Rising longevity is a big challenge facing our society, but one that can be managed with foresight and planning.
The German Chancellor, Otto von Bismarck, introduced the world’s first state pension in the 1880s. You had to be 70 years old – and the expectation was that you would only live a few years after that to collect it.
Bismarck designed the system in a very different world. Today, many of us can expect to live well beyond 70. A recent study by UBS found that around a third of wealthy individuals in the UK are confident about living to 100.1
Yet many are anxious about the financial implications of extended old age. Retirement is fast becoming about not living too long rather than dying too soon; about not outliving our financial security.
In response, people are already considering working past the traditional retirement ages. For the first time in UK history, there are more than 10 million people aged over 50 in employment.2 And with the State Pension age rising, the number of older workers is expected to keep growing.
For many, continuing in the workforce is about job satisfaction, having a purpose, or a way of ‘giving back’. For others, it is about maintaining physical, emotional and cognitive health, plus, of course, financial security. Whatever the motivation, longevity is changing how we think about work, retirement, lifelong learning and reskilling.
Rising life expectancy is also making us reconsider the right time to access pension savings. In the past, middle age was deemed to start in one’s 30s. Nowadays, middle age doesn’t start until 45 or 50. If this is the case, then the traditional retirement ages of the past are outdated and drawing on a pension at 60 or 65 may be too early.
Hidden within the life expectancy puzzle is the fact that our longer lives won’t necessarily be all in good health. This needs to be taken into account when preparing for the 100-year life.
“If we could be retired for upwards of 30 years, then it is reasonable to assume our circumstances could change,” says Tony Clark, Head of Retirement Marketing at St. James’s Place. “You could find your spending increases as you transition into retirement, then decreases as you become less active, and then eventually increases again with a potential need for care provision in later life.”
The Queen’s centenarian letter-writing team has been expanded following a huge surge in the number of people reaching the age of 100.
If life expectancy is something of an educated guess, then planning for retirement income should probably contain a mix of guarantees and flexibility.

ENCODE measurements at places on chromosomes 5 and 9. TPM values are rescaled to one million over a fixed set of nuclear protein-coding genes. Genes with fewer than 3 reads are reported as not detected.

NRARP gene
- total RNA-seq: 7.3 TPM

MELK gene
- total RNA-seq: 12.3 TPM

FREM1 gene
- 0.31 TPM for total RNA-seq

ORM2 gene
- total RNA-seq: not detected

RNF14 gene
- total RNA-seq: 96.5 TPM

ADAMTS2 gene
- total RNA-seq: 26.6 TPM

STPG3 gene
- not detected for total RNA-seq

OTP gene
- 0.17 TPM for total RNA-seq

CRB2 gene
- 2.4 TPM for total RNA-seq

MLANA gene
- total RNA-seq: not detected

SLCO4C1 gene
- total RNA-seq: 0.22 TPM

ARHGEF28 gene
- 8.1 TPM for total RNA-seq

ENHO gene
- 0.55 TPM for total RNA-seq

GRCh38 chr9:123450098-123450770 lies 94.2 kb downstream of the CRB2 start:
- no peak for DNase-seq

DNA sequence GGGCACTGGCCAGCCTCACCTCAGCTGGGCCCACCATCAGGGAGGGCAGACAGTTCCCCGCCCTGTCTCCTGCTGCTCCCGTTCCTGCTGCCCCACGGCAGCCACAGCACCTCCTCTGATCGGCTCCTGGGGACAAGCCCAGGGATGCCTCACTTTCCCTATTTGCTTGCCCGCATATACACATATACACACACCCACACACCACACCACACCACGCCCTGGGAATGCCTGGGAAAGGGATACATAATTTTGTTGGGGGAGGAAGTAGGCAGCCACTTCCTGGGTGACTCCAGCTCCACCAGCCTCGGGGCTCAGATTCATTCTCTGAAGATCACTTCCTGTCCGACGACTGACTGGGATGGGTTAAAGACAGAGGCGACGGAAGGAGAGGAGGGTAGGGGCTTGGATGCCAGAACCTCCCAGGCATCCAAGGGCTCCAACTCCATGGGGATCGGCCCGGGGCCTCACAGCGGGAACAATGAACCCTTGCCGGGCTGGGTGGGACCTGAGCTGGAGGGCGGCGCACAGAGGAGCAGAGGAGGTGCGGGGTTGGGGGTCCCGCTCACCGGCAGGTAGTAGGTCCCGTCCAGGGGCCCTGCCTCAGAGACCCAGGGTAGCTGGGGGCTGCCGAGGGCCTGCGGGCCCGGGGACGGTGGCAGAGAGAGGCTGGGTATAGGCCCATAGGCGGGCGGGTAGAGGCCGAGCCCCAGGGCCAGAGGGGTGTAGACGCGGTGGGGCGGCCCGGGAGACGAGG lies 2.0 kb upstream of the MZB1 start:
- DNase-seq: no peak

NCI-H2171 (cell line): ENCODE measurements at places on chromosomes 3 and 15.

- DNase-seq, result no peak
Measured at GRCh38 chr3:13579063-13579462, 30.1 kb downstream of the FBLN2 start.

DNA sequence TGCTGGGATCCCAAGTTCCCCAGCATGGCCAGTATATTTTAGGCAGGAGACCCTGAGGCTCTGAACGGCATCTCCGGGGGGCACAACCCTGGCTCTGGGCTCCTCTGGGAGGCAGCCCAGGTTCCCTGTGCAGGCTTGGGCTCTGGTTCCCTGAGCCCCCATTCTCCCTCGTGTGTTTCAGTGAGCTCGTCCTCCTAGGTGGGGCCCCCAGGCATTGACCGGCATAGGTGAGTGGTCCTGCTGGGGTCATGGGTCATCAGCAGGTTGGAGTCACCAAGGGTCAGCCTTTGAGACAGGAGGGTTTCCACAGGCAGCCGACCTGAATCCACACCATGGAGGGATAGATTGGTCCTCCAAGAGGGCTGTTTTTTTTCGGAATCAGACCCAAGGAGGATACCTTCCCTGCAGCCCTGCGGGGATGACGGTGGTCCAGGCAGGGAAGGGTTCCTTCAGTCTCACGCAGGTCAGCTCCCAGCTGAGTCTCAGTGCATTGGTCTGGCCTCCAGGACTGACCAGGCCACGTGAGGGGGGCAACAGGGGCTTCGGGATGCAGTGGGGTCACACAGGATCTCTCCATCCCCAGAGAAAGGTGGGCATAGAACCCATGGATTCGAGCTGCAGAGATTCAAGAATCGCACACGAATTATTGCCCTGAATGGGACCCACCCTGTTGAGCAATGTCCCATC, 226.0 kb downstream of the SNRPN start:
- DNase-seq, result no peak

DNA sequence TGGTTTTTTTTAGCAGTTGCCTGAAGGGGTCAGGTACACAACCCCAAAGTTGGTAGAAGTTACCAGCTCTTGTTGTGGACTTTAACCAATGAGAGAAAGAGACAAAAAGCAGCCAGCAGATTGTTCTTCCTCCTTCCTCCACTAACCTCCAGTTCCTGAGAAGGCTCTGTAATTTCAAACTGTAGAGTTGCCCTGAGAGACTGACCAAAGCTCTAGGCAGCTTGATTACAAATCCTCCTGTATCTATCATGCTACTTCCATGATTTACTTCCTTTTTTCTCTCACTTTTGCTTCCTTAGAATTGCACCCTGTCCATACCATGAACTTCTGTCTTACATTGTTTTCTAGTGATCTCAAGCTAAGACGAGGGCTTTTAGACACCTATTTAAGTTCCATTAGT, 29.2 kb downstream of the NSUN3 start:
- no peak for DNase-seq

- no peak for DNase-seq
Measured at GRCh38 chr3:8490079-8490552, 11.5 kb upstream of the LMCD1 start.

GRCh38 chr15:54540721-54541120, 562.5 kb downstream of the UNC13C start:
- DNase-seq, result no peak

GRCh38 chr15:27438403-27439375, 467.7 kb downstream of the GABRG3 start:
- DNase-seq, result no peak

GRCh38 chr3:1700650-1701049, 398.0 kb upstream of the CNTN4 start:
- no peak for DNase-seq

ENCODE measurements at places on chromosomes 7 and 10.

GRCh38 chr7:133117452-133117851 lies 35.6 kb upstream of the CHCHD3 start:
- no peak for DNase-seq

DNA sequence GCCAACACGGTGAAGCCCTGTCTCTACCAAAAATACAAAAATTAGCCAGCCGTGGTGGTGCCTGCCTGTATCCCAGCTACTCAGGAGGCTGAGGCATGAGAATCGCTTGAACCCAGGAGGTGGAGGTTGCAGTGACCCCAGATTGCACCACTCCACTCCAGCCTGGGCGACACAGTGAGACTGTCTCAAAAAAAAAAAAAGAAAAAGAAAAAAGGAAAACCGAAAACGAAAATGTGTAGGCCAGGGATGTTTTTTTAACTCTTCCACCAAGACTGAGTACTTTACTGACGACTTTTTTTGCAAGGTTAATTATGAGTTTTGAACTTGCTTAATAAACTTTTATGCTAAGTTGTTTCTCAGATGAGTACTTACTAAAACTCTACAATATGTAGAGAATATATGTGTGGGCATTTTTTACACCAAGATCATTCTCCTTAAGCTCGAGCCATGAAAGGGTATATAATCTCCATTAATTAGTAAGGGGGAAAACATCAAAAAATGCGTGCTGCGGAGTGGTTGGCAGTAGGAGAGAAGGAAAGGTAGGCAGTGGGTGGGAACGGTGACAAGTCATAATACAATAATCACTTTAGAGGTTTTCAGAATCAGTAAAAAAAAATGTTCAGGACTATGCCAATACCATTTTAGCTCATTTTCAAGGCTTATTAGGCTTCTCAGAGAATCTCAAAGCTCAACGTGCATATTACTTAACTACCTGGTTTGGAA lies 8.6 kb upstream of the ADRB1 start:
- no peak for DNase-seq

Although the much-maligned annuity has fallen out of favour, it is still the only way to guarantee income for life with no investment risk. For this reason, an annuity shouldn’t be discounted.
Of course, you can keep your options open through retirement and leave your money invested. The compounding effects of equity market growth and reinvested dividend income will help to increase the likelihood of generating a rising level of income. But staying plugged into markets comes with its own responsibilities.
Given the requirement for a predictable income over an uncertain timespan, it may be tempting to invest in a low-risk portfolio. But if you’re taking out 4% to 5% of your investment portfolio annually, it’s questionable whether you would generate enough returns to maintain your living standards for 30 years or more.
“You will likely need a portfolio that is designed to both grow and preserve your capital for the longer term, as well as utilising funds that specifically cater for income purposes,” says Clark. “Finding the right mix that is specific to your views on risk is where a financial adviser comes in. They will do the heavy lifting when it comes to portfolio management.”
Retirement has the advantage of being one of the few times when we can freely rearrange our lifestyle and its priorities. Spending more time with family, learning a new skill or travelling extensively can define an entirely new way of life.
But it requires careful planning in order to balance the financial and the non-financial, the economic and the emotional. While money isn’t everything, knowing you’ll be able to meet your basic needs – with enough left over to realise your retirement ambitions – is something well worth planning for.
The value of an investment with St. James’s Place will be directly linked to the performance of the funds selected and may fall as well as rise. You may get back less than the amount invested.
The levels and bases of taxation, and reliefs from taxation, can change at any time and are dependent on individual circumstances.
1 UBS Investor Watch, 2018
2 Office for National Statistics, UK labour market: January 2019
The information and opinions contained in this blog are for information only. They are not intended to constitute advice and should not be relied upon or considered as a replacement for advice. Before acting on any of the information contained in this blog, please seek specific advice from Gilson Gray Financial Management.